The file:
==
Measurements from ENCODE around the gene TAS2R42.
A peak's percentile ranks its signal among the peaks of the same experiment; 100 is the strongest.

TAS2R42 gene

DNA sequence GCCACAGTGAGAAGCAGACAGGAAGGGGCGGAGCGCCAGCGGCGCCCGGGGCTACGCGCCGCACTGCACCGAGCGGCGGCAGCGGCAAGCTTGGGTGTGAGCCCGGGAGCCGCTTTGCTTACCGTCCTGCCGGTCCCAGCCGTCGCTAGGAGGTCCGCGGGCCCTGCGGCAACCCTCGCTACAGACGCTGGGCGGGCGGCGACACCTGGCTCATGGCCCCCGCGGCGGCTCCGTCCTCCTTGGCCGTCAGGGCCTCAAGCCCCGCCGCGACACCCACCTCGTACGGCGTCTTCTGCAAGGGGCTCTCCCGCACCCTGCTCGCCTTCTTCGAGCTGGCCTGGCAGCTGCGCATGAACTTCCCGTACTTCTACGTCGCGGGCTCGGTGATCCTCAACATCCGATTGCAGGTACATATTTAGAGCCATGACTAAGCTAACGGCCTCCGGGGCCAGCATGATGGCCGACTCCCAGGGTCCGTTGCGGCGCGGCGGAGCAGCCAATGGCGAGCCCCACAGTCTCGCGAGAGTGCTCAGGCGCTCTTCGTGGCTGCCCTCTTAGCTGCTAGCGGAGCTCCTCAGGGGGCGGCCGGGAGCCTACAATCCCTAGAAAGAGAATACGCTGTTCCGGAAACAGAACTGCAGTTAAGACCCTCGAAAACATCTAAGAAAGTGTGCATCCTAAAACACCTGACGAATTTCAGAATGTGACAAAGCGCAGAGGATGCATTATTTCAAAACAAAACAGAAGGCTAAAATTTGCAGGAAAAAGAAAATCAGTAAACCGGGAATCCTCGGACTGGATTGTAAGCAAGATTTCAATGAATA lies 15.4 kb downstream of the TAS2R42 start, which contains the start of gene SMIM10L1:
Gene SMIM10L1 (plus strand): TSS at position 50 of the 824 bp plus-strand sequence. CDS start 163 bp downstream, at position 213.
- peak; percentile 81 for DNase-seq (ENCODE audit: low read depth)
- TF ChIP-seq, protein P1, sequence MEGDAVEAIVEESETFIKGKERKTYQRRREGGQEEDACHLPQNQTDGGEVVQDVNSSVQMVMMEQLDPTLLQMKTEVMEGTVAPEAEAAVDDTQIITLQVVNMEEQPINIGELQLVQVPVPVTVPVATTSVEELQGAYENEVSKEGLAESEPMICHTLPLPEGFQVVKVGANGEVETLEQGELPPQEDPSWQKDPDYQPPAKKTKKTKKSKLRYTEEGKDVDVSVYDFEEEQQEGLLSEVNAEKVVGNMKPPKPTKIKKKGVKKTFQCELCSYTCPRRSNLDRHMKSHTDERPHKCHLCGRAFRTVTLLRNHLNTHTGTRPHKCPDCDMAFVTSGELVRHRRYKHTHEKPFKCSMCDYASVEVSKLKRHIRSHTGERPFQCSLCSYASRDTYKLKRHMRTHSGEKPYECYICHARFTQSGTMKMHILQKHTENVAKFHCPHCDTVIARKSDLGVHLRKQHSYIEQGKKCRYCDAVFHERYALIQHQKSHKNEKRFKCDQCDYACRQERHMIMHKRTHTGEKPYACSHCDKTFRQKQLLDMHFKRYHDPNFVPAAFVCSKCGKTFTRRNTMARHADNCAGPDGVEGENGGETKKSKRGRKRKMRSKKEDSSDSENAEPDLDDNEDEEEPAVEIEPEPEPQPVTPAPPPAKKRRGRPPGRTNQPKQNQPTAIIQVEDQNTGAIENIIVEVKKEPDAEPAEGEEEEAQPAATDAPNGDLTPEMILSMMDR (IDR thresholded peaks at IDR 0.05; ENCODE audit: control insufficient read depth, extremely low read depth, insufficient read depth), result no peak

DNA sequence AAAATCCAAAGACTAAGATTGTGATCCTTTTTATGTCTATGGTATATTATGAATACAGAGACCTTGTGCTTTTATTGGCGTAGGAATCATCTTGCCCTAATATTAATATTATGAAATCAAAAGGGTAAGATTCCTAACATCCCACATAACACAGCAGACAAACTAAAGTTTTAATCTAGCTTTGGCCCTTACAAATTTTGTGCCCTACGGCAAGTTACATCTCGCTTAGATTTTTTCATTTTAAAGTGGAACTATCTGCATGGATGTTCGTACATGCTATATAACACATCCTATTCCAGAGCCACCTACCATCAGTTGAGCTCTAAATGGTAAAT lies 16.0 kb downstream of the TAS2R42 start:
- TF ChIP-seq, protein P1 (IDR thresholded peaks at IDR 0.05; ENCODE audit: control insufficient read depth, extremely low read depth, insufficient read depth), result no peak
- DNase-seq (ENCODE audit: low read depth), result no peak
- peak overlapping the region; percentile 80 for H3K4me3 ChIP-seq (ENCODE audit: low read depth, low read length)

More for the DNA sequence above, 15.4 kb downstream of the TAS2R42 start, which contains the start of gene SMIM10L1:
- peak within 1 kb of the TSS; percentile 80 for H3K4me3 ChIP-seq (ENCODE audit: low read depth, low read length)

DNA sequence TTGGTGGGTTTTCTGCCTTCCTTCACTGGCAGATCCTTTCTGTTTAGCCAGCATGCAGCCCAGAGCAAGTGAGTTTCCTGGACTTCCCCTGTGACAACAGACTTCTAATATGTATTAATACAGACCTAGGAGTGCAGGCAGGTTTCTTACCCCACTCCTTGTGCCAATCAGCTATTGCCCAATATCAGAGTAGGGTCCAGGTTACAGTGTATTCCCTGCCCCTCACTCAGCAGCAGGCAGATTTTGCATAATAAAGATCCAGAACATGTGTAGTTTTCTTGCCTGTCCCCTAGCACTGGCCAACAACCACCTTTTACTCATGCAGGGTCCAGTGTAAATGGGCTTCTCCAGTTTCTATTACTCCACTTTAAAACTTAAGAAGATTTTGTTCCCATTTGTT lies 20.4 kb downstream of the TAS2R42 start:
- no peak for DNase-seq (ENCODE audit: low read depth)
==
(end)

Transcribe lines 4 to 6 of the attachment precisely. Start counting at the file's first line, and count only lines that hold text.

DNA sequence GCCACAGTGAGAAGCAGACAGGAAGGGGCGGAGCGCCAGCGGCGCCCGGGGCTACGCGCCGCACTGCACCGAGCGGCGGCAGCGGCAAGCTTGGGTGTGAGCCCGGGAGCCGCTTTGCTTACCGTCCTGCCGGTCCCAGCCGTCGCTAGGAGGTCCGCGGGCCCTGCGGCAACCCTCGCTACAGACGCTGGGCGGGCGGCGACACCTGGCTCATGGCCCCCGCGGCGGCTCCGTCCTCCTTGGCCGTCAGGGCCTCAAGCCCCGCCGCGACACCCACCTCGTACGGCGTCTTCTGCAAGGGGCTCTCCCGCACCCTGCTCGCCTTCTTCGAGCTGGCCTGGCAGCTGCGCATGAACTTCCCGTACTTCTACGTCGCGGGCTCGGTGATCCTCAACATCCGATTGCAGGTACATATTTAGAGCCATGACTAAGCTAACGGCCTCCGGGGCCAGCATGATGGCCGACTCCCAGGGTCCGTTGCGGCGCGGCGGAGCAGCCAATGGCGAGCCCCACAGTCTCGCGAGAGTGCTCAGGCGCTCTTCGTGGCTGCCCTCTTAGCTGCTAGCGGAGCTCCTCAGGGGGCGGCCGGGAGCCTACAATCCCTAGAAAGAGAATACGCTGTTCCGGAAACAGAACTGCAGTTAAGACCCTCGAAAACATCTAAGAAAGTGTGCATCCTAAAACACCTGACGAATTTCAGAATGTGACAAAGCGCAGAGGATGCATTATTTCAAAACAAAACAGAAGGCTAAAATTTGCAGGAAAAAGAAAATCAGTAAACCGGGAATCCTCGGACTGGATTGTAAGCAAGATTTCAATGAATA lies 15.4 kb downstream of the TAS2R42 start, which contains the start of gene SMIM10L1:
Gene SMIM10L1 (plus strand): TSS at position 50 of the 824 bp plus-strand sequence. CDS start 163 bp downstream, at position 213.
- peak; percentile 81 for DNase-seq (ENCODE audit: low read depth)